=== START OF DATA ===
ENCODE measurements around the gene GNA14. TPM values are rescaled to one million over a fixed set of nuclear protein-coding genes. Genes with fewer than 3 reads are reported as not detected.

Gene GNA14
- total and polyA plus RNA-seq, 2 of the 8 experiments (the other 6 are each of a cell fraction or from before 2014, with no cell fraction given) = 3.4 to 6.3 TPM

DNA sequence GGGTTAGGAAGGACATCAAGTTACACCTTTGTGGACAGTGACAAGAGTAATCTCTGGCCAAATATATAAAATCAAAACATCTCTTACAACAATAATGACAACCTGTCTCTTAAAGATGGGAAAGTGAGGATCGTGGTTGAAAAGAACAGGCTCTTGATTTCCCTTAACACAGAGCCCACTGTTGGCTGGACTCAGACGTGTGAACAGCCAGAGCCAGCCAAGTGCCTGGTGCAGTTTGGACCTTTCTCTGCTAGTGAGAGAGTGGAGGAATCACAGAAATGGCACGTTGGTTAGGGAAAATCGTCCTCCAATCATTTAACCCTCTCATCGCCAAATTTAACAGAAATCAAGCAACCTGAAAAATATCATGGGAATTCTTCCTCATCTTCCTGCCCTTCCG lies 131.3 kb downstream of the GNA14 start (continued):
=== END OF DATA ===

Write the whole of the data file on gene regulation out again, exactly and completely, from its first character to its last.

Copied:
ENCODE measurements around the gene GNA14. TPM values are rescaled to one million over a fixed set of nuclear protein-coding genes. Genes with fewer than 3 reads are reported as not detected.

Gene GNA14
- total and polyA plus RNA-seq, 2 of the 8 experiments (the other 6 are each of a cell fraction or from before 2014, with no cell fraction given) = 3.4 to 6.3 TPM

DNA sequence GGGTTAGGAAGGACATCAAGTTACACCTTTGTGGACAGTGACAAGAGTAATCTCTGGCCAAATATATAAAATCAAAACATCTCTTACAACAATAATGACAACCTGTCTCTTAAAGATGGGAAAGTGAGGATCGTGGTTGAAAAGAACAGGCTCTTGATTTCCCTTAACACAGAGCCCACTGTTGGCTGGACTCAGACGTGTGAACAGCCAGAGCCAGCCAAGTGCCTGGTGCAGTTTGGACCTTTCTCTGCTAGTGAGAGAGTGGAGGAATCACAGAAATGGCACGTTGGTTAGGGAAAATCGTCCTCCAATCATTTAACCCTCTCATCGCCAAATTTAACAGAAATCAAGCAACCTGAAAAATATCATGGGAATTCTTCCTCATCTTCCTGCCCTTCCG lies 131.3 kb downstream of the GNA14 start (continued):